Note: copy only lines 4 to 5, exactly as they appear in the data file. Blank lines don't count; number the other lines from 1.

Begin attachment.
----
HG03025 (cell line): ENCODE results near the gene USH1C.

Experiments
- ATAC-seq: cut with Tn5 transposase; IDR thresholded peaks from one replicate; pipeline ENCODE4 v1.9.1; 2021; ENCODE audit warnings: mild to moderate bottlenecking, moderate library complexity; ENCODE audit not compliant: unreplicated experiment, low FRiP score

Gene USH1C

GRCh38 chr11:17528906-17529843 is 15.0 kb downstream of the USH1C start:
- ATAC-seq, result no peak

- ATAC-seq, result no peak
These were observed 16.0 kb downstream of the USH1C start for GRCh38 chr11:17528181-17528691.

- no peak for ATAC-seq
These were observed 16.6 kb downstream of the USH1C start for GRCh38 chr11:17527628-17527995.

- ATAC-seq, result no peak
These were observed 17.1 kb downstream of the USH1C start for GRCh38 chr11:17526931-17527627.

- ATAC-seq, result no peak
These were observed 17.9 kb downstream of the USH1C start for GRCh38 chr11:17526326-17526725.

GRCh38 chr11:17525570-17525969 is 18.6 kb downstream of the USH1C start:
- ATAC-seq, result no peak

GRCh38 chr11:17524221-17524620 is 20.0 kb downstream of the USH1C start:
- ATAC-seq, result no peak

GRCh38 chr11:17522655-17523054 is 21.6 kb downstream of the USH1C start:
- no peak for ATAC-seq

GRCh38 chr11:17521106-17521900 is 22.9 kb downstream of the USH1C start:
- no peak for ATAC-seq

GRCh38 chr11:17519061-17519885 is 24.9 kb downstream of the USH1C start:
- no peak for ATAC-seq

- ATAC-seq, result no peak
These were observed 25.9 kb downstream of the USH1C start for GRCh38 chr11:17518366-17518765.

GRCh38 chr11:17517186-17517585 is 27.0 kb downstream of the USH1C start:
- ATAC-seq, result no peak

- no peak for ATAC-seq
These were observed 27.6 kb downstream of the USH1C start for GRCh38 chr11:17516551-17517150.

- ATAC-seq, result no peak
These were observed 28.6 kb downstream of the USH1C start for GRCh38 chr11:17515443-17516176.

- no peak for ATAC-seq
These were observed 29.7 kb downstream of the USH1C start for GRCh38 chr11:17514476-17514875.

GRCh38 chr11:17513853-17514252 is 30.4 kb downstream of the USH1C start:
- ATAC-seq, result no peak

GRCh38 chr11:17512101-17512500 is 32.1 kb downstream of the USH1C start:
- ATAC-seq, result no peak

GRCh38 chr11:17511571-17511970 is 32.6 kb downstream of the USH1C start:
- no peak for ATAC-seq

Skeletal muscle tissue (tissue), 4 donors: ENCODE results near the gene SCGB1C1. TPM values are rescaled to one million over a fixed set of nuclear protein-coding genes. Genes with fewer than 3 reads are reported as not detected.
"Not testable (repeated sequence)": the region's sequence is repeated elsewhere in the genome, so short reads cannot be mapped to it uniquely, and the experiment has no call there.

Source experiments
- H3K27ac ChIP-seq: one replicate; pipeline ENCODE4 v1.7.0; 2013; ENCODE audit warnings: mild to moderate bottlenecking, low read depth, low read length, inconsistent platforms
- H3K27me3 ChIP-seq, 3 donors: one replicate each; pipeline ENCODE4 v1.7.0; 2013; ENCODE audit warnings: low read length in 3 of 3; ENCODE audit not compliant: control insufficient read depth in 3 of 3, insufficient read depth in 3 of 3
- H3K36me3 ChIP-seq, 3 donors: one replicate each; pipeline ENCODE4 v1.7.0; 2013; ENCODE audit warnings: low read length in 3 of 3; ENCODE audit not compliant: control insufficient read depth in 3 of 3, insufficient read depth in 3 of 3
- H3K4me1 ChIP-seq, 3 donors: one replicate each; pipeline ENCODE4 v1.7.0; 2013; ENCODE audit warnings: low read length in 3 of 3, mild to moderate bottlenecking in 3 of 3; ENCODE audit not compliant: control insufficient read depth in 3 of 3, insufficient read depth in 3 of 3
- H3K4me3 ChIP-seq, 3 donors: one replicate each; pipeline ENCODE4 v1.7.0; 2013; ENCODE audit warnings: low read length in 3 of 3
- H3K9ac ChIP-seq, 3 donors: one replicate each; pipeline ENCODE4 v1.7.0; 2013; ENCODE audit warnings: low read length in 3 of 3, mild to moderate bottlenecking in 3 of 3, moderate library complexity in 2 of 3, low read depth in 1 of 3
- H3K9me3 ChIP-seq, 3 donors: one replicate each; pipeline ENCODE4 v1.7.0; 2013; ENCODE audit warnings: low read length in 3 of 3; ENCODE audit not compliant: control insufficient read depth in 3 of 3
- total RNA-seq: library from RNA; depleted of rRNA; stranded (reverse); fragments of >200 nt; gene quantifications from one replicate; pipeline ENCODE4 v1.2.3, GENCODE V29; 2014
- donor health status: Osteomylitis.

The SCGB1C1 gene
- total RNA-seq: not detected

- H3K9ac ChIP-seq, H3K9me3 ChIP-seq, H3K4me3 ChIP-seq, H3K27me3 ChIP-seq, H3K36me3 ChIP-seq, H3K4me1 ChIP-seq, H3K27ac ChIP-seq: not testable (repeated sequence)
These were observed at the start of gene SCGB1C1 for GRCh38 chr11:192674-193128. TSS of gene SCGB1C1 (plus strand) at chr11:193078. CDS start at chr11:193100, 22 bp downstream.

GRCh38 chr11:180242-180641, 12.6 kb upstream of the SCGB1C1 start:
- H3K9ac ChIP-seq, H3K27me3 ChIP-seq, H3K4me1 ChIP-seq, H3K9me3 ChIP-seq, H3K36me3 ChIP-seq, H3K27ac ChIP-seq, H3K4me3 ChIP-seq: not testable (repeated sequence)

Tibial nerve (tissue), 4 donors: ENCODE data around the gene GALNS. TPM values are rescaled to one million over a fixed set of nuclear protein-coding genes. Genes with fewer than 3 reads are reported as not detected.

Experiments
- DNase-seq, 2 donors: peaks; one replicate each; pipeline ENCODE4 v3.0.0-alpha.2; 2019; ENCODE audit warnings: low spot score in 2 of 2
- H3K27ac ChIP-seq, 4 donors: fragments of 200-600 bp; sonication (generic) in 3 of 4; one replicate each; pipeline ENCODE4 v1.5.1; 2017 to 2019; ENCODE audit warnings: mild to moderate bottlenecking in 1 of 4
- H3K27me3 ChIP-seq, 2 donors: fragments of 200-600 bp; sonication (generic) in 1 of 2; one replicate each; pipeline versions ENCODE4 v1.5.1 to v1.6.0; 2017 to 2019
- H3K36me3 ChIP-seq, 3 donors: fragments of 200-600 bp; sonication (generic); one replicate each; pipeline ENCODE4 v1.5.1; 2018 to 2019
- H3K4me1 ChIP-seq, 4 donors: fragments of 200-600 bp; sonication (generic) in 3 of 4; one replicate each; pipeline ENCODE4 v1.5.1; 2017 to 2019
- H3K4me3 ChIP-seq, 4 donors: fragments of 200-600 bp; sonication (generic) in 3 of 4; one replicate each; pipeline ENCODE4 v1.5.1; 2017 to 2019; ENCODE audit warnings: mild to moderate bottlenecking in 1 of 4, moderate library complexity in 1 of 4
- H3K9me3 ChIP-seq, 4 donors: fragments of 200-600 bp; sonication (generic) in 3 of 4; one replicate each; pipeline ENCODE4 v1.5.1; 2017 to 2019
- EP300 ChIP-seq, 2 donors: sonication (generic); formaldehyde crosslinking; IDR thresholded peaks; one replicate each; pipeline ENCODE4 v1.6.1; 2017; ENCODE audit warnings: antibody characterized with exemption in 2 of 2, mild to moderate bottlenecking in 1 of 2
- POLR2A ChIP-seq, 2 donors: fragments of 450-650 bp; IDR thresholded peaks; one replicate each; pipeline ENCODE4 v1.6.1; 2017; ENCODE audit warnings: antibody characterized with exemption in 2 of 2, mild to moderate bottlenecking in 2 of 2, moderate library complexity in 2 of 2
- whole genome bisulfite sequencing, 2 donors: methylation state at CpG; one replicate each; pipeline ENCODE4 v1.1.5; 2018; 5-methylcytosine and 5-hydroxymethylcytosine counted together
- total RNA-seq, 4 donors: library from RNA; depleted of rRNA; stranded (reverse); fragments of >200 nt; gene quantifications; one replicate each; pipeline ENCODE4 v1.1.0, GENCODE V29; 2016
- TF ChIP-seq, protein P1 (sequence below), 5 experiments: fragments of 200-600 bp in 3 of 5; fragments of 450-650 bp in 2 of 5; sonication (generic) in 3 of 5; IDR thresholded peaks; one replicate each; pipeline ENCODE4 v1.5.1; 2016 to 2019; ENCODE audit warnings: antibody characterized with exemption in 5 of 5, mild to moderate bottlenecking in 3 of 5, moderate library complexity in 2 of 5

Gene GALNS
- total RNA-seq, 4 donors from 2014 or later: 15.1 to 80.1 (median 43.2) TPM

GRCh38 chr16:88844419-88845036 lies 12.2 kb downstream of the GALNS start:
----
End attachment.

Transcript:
Gene USH1C

GRCh38 chr11:17528906-17529843 is 15.0 kb downstream of the USH1C start: